Hydropower Protocol Aims To Put Big Dams On Sustainable Footing
The hydropower industry has unveiled new guidelines designed to reduce the impact of major dam projects on environmentally sensitive regions.
The Hydropower Sustainability Assessment Protocol aims to help project developers and governments make an early judgement on the environmental, economic and social effects of large projects, and minimise conflicts with local populations.
The International Hydropower Association is part of an industry council set up to oversee the use of the protocol, which is backed by environmental group WWF.
The nonprofit group International Rivers, however, calls the measures "weak, in that they do not require developers to comply with national legislation nor with international policy standards."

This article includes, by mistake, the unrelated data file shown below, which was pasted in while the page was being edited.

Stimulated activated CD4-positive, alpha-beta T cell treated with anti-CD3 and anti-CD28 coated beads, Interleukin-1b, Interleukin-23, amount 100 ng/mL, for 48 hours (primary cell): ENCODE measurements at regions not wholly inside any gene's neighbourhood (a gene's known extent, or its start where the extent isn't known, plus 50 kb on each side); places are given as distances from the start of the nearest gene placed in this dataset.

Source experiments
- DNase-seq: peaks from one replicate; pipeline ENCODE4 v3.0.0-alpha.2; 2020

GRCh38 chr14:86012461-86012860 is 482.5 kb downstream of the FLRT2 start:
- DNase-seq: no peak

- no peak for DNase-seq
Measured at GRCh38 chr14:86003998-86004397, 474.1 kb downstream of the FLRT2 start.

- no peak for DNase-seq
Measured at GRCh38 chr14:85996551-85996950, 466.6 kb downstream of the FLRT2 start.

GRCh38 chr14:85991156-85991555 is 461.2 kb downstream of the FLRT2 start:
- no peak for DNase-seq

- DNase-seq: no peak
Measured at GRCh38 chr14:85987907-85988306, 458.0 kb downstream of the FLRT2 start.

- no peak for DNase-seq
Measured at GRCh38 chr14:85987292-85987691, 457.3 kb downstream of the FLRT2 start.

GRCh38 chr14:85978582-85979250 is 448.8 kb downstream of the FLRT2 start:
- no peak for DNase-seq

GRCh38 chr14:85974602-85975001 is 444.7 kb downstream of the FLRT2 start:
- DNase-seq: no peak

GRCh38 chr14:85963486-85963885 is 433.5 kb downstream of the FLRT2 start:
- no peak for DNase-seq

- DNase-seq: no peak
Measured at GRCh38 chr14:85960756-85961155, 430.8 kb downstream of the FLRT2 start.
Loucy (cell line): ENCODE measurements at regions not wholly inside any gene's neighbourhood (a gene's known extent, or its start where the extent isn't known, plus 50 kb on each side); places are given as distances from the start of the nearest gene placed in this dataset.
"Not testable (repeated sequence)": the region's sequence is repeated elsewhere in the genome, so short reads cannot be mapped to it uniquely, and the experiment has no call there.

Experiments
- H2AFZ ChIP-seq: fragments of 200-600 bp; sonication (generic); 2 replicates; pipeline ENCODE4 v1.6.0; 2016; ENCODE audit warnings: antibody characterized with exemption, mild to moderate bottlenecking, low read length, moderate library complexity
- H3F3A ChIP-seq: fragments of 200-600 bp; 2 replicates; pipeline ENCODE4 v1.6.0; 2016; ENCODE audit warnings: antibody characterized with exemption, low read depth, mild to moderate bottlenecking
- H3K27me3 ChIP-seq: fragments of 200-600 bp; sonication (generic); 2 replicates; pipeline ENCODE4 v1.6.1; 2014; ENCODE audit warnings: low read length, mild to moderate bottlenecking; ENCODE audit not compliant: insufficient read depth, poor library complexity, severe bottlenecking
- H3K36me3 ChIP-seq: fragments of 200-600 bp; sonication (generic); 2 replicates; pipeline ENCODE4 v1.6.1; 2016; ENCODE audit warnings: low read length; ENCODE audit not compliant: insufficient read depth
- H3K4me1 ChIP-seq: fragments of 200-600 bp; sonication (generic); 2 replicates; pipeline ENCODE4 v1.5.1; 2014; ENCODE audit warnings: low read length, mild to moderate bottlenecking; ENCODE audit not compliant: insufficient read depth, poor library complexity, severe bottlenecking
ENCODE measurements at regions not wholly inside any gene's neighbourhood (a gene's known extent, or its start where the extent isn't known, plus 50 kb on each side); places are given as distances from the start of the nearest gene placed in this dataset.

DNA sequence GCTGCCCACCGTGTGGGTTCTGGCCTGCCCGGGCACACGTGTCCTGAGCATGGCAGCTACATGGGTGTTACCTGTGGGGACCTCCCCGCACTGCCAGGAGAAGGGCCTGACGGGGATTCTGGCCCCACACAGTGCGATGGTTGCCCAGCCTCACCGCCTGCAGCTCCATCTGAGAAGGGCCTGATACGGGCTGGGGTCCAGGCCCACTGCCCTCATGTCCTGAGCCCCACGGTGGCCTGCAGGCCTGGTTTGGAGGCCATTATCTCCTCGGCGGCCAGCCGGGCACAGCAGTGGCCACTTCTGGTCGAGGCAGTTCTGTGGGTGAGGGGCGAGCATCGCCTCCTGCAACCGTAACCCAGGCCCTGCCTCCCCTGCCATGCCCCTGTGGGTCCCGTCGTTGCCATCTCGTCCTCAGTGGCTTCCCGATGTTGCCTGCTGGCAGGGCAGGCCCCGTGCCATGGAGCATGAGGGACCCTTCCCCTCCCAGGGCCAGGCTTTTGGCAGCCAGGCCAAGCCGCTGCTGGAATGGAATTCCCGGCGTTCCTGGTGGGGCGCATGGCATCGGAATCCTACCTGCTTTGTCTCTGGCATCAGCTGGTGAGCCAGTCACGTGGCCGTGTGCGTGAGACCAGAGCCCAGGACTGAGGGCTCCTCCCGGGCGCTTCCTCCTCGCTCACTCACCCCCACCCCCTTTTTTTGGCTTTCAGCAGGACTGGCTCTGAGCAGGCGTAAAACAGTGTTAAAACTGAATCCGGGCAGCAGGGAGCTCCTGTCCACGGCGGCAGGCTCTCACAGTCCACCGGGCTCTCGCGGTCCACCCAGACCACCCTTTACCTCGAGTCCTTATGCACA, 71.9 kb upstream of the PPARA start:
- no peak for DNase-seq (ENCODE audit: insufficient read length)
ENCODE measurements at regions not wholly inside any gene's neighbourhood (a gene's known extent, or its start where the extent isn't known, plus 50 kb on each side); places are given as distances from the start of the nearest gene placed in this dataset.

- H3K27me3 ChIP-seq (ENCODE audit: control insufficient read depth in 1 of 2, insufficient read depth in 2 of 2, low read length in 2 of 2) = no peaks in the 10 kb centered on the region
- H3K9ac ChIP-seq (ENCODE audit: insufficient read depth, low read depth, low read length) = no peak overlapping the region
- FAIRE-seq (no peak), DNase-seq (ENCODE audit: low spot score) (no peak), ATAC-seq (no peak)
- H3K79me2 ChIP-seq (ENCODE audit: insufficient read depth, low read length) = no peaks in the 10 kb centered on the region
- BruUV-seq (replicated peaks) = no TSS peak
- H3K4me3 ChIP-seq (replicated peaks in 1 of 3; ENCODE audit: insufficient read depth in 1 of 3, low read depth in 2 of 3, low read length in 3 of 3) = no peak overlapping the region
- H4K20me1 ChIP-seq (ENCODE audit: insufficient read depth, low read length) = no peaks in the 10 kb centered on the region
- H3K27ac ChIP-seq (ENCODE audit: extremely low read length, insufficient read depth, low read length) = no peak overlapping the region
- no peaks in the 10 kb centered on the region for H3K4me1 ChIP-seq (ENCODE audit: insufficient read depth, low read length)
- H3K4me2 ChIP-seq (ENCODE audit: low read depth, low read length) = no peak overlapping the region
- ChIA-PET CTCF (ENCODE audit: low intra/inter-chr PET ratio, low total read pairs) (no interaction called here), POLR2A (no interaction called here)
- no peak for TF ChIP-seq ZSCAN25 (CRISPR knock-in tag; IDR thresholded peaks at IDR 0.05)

WWF water security leader Joerg Hartmann says the complex process of large dam building can pit environmental and economic interests against each other.
"But we can mitigate the conflicts if we thoughtfully and thoroughly assess potential environmental, economic and social impacts.
"For companies, it is a mechanism to avoid expensive projects that provoke needless conflict and fail to deliver predicted returns."
The protocol was unveiled at the International Hydropower Association Congress in Brazil, the focus of global controversy over the 11GW Belo Monte dam in the Amazon rainforest.
It was developed over three years with input from utilities, government agencies, banks, and environmental and social groups.
Hydropower is expected to grow strongly in Brazil and across Latin America as fast-growing economies look to clean-energy sources to meet rising power demand.